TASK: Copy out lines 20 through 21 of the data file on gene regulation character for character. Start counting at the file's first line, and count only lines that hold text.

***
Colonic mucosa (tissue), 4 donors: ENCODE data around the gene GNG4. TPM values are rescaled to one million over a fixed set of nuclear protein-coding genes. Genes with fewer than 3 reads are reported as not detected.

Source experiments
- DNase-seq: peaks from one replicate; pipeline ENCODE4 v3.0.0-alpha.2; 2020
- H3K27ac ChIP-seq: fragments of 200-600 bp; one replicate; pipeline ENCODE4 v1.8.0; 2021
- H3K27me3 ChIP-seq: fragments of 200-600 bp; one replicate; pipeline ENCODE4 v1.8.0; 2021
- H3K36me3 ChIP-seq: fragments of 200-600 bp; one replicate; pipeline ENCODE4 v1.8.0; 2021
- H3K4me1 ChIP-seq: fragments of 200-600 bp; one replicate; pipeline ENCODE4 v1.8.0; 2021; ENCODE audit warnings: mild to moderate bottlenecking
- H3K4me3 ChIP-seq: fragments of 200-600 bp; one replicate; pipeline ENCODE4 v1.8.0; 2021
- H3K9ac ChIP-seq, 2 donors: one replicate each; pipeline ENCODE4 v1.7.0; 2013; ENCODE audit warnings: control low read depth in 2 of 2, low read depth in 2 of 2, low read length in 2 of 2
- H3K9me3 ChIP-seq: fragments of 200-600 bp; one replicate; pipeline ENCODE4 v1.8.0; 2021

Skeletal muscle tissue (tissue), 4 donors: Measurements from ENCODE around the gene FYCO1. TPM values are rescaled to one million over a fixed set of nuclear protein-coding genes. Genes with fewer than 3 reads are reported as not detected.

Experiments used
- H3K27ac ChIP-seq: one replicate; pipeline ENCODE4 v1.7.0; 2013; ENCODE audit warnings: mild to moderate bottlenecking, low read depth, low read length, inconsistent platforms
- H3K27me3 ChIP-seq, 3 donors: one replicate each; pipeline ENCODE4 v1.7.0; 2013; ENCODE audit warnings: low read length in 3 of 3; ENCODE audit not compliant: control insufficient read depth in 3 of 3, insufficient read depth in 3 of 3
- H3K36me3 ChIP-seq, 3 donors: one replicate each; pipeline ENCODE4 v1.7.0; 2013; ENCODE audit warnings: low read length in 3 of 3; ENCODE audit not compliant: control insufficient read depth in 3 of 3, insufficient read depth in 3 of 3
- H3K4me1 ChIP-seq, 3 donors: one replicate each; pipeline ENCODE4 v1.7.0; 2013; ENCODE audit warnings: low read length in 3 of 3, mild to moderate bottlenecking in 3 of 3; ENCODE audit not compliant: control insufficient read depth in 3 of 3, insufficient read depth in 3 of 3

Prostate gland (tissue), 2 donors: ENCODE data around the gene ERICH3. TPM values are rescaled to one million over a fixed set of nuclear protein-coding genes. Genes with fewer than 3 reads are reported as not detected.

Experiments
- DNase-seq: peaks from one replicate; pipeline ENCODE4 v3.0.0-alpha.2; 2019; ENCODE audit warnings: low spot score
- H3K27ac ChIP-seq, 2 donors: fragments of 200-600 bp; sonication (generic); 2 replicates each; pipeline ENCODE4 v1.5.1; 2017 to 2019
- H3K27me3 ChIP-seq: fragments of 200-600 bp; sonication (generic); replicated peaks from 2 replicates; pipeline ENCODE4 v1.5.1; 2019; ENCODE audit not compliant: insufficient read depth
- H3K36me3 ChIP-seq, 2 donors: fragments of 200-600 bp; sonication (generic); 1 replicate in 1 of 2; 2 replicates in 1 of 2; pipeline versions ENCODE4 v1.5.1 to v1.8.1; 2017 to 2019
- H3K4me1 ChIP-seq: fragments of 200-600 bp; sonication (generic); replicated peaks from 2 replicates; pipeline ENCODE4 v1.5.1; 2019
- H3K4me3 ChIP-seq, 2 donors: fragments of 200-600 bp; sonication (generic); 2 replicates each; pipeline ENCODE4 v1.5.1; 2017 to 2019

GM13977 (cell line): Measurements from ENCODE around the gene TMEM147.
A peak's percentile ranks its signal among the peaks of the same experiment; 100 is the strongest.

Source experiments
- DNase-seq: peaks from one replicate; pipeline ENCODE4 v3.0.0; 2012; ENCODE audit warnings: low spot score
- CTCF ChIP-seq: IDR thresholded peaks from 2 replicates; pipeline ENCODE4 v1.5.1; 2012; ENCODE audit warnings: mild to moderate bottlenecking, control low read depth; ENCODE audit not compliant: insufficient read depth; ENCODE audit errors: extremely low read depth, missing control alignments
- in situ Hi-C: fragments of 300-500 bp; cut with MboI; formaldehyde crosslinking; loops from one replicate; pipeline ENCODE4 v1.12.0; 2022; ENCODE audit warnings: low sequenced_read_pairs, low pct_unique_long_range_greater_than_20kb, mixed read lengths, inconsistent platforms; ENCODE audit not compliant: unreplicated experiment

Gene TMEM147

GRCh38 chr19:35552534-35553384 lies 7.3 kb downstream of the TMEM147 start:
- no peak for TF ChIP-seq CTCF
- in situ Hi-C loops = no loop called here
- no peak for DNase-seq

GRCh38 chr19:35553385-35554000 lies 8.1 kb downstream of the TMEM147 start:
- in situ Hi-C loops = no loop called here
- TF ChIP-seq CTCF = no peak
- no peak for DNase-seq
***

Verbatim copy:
- H3K27ac ChIP-seq, 2 donors: fragments of 200-600 bp; sonication (generic); 2 replicates each; pipeline ENCODE4 v1.5.1; 2017 to 2019
- H3K27me3 ChIP-seq: fragments of 200-600 bp; sonication (generic); replicated peaks from 2 replicates; pipeline ENCODE4 v1.5.1; 2019; ENCODE audit not compliant: insufficient read depth